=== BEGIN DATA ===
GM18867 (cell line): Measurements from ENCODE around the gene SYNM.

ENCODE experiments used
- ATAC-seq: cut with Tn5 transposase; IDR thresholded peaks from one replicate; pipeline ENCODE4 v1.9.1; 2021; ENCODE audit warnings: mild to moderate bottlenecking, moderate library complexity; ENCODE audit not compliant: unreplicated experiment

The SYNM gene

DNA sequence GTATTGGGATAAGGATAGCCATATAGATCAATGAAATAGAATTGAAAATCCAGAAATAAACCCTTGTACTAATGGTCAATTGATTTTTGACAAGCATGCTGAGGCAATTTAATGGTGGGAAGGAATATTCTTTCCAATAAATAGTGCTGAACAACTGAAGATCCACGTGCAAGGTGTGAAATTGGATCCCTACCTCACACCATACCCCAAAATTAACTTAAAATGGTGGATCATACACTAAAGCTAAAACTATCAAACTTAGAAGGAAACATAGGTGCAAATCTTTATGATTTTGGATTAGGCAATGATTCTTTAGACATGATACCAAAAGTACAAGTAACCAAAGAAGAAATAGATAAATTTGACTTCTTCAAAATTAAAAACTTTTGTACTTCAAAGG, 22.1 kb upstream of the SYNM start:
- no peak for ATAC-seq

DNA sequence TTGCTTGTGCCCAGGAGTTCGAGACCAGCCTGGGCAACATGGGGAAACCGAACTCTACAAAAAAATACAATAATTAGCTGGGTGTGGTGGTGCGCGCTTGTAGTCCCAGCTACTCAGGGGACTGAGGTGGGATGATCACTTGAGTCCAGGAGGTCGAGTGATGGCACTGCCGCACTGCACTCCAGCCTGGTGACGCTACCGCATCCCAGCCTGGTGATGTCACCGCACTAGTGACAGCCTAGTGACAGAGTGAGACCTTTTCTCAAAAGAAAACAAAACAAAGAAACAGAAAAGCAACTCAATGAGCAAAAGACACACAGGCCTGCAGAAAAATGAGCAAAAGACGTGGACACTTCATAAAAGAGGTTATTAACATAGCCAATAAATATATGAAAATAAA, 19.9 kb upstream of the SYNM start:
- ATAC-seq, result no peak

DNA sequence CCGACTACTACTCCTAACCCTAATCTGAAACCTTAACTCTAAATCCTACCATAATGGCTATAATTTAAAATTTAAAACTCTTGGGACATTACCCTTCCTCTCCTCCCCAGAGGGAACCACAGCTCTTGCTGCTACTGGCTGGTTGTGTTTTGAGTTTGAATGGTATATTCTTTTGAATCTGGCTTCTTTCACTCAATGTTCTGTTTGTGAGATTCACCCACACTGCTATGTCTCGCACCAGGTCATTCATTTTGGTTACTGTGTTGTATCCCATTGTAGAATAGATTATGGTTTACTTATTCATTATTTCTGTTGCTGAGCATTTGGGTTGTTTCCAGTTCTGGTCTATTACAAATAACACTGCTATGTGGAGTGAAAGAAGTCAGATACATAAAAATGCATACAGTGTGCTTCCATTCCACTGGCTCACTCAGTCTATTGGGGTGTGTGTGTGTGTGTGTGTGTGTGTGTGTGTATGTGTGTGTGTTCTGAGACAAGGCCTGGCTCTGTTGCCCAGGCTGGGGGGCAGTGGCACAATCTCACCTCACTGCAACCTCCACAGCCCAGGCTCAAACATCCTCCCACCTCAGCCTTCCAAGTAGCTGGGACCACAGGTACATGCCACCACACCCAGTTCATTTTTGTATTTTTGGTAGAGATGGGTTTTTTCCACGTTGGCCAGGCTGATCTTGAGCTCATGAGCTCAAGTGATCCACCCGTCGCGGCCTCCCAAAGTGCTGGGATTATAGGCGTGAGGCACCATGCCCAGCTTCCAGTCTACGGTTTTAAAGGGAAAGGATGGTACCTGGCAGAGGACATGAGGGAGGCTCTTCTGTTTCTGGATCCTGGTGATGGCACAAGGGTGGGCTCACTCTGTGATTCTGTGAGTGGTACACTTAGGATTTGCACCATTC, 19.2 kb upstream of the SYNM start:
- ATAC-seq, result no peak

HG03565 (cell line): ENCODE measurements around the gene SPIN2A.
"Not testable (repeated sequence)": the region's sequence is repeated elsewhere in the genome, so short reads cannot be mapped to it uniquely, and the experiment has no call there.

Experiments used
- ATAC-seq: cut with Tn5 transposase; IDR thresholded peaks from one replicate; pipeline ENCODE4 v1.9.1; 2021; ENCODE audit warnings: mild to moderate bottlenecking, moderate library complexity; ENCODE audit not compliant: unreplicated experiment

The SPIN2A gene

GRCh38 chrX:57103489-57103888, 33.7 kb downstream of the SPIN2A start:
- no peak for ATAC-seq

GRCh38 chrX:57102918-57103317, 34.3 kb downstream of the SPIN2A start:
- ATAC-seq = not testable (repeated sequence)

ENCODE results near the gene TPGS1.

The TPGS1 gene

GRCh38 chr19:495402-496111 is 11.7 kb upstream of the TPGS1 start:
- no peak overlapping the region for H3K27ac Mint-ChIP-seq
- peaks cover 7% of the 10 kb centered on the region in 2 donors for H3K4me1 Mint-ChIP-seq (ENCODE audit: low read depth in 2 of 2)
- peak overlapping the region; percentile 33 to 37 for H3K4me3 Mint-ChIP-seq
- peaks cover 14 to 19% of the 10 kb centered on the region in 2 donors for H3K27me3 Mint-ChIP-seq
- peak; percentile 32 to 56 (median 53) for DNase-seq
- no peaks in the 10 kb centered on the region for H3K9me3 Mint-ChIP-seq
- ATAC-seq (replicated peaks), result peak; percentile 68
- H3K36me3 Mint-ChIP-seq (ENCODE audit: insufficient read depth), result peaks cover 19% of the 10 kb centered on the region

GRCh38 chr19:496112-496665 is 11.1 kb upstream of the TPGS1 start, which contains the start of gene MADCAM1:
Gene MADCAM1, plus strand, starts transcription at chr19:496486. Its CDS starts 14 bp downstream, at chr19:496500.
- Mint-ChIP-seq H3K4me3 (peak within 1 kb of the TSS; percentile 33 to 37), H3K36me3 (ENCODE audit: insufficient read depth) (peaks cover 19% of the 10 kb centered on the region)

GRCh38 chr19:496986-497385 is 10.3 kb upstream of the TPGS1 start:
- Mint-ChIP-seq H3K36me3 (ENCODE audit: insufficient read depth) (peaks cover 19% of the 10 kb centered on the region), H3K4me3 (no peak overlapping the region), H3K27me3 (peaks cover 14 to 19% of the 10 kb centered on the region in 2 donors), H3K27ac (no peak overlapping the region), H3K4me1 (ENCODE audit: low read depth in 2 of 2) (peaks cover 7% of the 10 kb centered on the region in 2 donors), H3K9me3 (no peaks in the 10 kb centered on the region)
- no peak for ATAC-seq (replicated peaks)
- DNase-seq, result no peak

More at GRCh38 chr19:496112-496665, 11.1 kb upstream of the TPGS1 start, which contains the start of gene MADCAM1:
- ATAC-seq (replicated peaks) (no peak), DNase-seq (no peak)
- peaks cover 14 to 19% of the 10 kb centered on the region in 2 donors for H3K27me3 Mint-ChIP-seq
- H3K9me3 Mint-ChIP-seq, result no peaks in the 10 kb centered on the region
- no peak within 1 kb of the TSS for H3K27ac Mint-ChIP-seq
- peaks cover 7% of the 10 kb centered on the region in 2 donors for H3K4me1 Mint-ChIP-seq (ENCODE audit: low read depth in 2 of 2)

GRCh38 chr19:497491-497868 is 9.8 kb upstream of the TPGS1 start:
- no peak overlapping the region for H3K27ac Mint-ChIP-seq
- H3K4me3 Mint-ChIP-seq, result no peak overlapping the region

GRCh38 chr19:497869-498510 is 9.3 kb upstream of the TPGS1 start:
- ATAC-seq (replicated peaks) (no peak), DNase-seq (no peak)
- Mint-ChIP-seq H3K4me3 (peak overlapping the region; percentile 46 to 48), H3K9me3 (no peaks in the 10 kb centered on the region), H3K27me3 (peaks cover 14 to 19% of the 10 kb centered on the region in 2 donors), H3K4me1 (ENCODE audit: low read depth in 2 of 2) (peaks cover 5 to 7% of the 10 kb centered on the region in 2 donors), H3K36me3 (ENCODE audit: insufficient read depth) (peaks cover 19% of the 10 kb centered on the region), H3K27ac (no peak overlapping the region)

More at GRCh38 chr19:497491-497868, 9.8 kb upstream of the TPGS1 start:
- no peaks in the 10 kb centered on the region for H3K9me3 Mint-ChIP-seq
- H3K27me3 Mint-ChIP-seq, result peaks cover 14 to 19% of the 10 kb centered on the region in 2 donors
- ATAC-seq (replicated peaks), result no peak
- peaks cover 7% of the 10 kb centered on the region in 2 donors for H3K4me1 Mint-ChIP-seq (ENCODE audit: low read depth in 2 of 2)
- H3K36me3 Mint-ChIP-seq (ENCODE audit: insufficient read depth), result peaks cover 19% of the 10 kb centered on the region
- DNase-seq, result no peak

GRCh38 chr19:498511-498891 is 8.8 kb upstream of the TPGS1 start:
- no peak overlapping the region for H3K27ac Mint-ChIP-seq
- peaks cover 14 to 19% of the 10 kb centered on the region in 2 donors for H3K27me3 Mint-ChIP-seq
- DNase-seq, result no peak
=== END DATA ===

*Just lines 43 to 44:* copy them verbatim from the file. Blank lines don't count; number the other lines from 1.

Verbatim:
- peaks cover 7% of the 10 kb centered on the region in 2 donors for H3K4me1 Mint-ChIP-seq (ENCODE audit: low read depth in 2 of 2)

GRCh38 chr19:497491-497868 is 9.8 kb upstream of the TPGS1 start: